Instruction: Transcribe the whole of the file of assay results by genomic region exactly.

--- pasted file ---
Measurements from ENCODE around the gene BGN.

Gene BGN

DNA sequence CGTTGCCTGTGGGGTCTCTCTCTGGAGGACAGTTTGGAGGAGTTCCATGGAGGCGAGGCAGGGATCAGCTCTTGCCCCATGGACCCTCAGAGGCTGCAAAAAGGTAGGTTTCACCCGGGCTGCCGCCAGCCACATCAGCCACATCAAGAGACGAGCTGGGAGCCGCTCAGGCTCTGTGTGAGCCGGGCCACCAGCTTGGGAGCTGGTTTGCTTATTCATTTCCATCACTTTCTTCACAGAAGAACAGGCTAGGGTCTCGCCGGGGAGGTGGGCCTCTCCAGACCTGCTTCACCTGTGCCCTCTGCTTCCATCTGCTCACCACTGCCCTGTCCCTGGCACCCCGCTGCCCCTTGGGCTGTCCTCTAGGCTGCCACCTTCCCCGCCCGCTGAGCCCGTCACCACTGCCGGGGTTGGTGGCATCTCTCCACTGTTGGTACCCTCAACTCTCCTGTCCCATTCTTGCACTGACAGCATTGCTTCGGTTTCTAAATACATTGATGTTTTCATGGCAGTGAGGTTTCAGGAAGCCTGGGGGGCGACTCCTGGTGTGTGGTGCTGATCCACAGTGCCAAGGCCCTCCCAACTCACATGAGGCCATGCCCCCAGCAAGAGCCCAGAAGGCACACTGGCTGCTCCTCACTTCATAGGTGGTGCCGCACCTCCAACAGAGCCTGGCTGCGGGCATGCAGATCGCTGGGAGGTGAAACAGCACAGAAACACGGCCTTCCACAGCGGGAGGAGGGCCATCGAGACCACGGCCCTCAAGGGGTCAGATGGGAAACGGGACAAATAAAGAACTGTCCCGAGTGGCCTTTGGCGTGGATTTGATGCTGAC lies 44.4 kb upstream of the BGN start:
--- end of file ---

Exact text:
Measurements from ENCODE around the gene BGN.

Gene BGN

DNA sequence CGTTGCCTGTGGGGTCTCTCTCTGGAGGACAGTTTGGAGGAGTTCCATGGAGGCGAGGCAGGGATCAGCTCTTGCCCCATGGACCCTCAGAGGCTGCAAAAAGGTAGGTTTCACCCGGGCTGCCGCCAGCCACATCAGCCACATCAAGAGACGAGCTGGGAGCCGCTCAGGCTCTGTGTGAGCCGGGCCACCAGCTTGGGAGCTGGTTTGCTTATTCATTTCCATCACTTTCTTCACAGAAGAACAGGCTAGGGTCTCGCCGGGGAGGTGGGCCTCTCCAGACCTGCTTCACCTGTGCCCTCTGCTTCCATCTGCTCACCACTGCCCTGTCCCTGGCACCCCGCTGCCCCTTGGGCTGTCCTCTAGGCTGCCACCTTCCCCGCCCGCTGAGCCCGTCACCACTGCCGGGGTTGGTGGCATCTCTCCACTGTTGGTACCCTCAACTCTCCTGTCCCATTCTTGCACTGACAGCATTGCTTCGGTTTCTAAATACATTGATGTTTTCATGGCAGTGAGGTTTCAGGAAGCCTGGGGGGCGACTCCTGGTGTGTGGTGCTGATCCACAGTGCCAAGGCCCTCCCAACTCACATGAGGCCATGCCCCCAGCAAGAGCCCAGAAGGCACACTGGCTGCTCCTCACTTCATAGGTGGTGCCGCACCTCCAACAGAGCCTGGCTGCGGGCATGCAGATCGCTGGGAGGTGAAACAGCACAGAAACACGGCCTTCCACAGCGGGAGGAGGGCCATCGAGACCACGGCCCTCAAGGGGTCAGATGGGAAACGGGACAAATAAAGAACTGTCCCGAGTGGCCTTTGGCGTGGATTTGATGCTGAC lies 44.4 kb upstream of the BGN start: